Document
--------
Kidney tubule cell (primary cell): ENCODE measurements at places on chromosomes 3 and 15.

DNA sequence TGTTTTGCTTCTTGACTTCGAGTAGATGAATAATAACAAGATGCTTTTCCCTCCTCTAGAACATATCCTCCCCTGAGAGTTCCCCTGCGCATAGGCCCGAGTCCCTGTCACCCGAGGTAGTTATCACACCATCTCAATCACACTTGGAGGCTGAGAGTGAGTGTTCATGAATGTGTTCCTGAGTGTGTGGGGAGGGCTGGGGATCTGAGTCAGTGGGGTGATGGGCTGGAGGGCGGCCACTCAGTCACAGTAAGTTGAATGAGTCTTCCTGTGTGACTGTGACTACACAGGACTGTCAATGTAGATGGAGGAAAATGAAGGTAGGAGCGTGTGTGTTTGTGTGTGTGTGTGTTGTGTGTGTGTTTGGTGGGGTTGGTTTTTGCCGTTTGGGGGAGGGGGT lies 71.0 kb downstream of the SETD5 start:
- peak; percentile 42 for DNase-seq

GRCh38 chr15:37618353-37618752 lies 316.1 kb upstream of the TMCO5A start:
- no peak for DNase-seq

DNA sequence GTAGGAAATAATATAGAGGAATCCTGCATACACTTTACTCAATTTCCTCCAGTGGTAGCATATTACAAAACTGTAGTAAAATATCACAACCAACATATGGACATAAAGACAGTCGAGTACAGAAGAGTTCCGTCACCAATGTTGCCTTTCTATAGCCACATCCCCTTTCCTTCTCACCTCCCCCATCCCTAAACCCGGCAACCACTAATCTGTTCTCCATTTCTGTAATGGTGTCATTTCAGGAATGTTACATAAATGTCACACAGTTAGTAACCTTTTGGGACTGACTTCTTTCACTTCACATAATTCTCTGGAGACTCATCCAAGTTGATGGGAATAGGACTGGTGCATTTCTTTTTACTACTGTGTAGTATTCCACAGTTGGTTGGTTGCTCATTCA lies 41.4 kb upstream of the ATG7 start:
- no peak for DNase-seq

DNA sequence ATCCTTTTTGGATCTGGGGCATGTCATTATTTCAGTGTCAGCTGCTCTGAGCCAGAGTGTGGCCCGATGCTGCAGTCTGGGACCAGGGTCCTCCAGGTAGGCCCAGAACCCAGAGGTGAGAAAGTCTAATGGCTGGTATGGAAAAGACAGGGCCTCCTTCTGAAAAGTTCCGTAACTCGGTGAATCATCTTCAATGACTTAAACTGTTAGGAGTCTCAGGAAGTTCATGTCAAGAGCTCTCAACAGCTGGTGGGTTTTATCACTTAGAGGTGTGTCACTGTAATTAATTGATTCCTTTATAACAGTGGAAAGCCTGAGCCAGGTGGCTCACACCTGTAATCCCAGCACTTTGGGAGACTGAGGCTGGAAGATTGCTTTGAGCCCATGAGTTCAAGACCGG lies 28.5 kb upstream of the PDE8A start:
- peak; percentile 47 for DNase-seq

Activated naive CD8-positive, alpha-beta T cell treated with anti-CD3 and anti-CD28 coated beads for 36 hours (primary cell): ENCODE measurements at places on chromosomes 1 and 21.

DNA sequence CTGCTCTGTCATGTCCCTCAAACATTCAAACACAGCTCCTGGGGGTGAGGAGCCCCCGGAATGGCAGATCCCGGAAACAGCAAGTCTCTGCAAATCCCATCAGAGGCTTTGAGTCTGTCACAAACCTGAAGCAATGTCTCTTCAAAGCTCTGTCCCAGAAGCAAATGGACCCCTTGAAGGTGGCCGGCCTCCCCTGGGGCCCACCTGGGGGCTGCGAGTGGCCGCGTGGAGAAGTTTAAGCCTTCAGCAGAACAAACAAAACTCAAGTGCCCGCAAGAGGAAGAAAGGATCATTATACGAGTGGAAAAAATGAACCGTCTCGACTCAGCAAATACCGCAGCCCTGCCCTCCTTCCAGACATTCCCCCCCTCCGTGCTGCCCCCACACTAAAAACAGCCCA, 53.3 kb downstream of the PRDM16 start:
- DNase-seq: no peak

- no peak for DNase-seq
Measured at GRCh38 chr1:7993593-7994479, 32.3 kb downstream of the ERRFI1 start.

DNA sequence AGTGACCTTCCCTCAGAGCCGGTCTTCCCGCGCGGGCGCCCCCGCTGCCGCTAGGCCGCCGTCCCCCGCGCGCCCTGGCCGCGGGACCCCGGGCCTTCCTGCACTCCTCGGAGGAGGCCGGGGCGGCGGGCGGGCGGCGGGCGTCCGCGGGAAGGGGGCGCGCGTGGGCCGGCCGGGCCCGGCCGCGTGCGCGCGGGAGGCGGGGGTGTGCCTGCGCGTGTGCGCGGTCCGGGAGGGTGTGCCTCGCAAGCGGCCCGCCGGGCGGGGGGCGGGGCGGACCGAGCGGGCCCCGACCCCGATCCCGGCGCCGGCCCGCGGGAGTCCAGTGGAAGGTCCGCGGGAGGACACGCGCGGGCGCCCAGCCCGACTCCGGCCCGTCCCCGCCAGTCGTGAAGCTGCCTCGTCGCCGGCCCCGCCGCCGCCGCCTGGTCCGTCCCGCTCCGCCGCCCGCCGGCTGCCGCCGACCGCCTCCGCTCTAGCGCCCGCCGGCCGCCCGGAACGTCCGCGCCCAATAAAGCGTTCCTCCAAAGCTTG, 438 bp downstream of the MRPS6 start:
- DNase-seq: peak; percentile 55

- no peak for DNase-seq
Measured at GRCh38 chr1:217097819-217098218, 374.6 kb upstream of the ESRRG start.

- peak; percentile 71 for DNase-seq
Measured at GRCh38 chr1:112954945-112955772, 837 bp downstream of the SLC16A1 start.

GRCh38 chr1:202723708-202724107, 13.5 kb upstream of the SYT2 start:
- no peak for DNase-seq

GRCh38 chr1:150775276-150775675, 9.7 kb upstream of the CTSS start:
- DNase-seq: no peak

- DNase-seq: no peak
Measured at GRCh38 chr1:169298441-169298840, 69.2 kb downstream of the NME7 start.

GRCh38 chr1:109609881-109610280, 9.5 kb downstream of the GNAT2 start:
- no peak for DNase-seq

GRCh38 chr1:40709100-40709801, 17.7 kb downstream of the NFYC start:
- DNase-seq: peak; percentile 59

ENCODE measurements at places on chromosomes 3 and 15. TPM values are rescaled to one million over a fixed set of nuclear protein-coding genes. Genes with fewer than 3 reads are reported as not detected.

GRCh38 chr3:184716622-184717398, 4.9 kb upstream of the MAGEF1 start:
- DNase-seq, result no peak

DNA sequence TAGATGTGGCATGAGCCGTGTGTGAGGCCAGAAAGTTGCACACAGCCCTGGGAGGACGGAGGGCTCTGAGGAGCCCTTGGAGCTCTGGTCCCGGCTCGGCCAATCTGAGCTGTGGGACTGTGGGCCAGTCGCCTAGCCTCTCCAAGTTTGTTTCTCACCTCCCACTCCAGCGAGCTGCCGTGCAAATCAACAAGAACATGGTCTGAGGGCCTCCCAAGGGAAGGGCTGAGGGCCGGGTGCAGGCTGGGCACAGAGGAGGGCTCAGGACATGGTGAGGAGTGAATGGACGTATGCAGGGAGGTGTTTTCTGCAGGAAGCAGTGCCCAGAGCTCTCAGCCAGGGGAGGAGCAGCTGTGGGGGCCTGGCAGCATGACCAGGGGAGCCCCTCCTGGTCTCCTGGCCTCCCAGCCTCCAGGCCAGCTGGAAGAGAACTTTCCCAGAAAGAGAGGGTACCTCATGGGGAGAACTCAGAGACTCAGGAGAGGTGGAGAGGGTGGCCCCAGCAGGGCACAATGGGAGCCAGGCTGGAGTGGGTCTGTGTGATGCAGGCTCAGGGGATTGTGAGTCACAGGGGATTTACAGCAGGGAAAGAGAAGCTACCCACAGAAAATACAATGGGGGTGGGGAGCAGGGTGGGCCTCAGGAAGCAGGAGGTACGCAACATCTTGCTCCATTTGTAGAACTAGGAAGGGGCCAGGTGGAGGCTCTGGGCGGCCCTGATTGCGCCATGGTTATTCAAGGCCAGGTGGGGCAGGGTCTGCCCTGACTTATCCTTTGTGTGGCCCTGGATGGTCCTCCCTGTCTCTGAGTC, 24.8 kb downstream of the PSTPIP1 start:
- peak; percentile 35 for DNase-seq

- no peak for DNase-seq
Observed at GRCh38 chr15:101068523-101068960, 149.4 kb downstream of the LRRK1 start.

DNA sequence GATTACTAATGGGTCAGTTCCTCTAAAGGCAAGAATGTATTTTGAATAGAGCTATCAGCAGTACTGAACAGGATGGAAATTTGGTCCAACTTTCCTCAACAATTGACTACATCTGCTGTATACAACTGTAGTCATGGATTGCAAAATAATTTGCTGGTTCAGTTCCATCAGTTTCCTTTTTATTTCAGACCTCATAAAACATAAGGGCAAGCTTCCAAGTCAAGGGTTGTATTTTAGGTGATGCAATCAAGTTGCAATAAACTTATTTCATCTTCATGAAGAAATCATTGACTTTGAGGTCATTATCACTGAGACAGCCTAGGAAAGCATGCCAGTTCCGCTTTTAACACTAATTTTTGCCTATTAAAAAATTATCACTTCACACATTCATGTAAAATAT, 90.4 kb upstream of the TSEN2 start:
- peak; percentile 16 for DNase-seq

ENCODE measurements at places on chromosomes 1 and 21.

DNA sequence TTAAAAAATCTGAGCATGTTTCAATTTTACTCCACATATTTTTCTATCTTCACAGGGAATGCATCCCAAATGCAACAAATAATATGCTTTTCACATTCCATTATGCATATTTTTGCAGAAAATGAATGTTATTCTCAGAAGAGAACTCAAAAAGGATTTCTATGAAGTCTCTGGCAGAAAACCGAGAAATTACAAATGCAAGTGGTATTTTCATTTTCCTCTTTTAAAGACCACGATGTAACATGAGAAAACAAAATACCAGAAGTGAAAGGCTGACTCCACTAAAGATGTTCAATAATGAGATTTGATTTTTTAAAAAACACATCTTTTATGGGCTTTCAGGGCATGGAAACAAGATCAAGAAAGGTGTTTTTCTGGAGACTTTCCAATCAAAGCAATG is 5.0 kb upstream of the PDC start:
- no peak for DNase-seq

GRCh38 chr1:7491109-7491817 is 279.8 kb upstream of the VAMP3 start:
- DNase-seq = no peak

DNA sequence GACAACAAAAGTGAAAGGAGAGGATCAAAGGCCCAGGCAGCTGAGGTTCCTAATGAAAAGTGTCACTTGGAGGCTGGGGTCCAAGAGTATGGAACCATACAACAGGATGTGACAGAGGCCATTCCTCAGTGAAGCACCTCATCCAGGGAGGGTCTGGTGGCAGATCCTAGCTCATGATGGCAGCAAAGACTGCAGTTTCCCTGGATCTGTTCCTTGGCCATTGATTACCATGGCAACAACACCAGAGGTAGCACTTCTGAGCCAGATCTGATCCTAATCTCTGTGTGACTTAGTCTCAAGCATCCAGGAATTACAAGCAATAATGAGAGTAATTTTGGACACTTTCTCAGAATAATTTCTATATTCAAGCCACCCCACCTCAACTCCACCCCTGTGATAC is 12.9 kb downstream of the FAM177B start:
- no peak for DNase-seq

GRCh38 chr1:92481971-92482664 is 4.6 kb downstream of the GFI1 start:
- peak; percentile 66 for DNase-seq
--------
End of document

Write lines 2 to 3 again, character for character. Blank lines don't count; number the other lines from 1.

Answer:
DNA sequence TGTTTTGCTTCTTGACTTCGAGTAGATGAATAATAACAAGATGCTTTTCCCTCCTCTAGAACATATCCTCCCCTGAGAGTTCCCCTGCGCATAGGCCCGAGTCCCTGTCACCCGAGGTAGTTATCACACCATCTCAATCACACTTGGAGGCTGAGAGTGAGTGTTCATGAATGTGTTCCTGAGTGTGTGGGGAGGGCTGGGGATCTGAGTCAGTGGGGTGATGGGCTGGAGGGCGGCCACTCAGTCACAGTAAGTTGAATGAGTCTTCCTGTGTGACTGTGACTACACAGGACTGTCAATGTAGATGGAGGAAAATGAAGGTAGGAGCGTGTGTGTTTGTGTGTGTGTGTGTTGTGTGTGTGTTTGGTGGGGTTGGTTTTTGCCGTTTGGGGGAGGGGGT lies 71.0 kb downstream of the SETD5 start:
- peak; percentile 42 for DNase-seq